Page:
The Star Pillow “We Were Never One”

Powderlike elegance covers each loop and facet of Paolo Monti’s newest as The Star Pillow, We Were Never One. As a soundtrack for a contemporary dance performance by Austrian choreographer, Karin Pauer, the sonic spaces it fills and the snaking shapes that follow lean in to the ideas of motion and finesse. Beyond how it works in conjunction with Pauer’s movements, We Were Never One is transfixing and moving in its own right with multi-hued landscapes filled with emotional grace and sweeping timbral arrangements.

We Were Never One opens with gentle atmospheric sounds. Birds chirp in the night and water flows softly into an unknown darkness on “Sounds of Extinction,” all of it swirling around like an enchanted dream. Monti builds electric mountains from guitars layered as though they’re sedimentary rock telling the story of this world. Distortion grinds away at the surface before being chased away, leaving dust hanging in the air like a silicate fog. Repeating melodies fold into themselves so the resonating undercurrent can find its way into the fire. It’s expressive music, forlorn and lost but not necessarily looking to be found.

At just under 70 minutes, We Were Never One is sprawling; an epic narrative that’s poignance grows with each track. Pensive chord progressions stretch across bowed strings on “The Death of Small Promises.” The wistful nature of each note is buoyed by the underlying drone and the way it feels as though it could break into pieces at any moment. “Ocean of Sadness” is maximal, loud. The abyss is coming for us all, but Montil crafts heavy yet emotive arrangements to seize every last moment before the final twilight. It’s corrosive and beautiful whereas the concise depths of “Bodies Tumbled Into Bodies” feel as though the heavy realizations have been stacked too high and the wires holding it all together are letting go.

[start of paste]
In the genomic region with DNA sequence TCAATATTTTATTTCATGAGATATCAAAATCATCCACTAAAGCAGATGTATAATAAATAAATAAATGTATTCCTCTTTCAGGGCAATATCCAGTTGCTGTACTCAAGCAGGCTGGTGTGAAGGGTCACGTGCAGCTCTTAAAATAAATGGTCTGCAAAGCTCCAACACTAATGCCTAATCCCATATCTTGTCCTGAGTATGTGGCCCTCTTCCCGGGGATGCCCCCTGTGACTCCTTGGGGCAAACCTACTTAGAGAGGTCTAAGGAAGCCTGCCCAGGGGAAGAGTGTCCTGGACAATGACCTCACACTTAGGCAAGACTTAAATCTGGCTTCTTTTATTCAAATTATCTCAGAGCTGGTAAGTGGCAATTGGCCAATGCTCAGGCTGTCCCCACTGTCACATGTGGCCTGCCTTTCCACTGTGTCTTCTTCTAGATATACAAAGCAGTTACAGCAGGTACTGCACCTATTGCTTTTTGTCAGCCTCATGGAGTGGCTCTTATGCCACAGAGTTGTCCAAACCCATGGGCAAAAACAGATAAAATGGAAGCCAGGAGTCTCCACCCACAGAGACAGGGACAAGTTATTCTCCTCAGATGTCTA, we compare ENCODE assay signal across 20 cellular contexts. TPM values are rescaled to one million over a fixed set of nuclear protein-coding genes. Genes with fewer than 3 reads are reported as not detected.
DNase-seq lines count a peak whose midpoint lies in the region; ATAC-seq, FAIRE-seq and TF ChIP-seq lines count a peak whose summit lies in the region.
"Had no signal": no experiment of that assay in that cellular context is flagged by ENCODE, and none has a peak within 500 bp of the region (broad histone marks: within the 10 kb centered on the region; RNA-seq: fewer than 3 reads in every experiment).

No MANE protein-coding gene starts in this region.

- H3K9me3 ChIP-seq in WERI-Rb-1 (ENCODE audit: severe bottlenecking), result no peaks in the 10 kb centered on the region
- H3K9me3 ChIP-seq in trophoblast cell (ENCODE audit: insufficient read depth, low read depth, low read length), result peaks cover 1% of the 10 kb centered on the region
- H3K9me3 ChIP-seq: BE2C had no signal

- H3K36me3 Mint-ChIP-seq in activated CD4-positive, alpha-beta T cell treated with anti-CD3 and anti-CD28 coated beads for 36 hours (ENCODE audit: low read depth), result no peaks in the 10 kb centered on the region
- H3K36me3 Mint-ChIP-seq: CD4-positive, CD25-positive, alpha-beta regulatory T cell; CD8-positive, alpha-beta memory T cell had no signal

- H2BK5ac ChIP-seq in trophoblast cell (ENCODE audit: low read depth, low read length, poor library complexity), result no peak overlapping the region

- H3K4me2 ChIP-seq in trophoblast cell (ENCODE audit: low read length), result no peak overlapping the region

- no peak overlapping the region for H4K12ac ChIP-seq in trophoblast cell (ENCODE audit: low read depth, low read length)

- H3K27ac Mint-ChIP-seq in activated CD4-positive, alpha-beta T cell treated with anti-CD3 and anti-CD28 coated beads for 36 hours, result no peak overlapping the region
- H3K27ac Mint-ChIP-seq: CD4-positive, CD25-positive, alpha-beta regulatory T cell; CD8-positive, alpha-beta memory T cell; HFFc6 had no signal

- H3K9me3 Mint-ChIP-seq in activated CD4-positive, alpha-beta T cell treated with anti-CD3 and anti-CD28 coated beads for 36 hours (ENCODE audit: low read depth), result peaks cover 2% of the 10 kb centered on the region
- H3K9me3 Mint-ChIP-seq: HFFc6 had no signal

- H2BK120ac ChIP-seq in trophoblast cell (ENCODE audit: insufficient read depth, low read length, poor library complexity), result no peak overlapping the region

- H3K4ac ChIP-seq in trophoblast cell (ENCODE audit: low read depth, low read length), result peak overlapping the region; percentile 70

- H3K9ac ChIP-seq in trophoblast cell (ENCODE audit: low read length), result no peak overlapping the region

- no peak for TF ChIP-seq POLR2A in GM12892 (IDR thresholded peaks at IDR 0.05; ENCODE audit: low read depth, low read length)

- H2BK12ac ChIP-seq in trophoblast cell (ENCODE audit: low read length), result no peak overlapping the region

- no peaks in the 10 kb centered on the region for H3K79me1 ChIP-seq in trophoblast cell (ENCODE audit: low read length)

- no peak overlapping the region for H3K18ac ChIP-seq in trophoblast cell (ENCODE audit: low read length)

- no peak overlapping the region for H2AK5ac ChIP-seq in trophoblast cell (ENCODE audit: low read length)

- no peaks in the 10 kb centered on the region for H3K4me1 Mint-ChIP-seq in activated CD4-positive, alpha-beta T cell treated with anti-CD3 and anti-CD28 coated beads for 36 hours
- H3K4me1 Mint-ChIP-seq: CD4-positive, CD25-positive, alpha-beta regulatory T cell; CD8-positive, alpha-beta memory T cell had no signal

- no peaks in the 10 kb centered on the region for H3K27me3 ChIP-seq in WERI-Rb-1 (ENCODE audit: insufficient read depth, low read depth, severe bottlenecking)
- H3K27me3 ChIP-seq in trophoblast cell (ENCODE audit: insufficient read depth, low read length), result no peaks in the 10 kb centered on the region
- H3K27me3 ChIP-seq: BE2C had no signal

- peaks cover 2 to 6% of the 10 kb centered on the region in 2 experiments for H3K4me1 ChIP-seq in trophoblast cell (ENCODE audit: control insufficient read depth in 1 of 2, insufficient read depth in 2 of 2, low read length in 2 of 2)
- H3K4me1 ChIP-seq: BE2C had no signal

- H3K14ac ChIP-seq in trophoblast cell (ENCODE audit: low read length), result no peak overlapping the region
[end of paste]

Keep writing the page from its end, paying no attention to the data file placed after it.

I’ll admit I have not seen Karin Pauer’s dance performance that We Were Never One accompanies but based on the expansive aural terrain here it must be magical and imposing. In the dying moments of closer “You’ll Remember This Encounter Forever,” the fuzz is relentless and catharsis gives way to an impermanent truce. As the last notes echo into nothingness, Montil can breathe again and The Star Pillow goes quiet for another lengthy rest. We Were Never One is a memorable ride.

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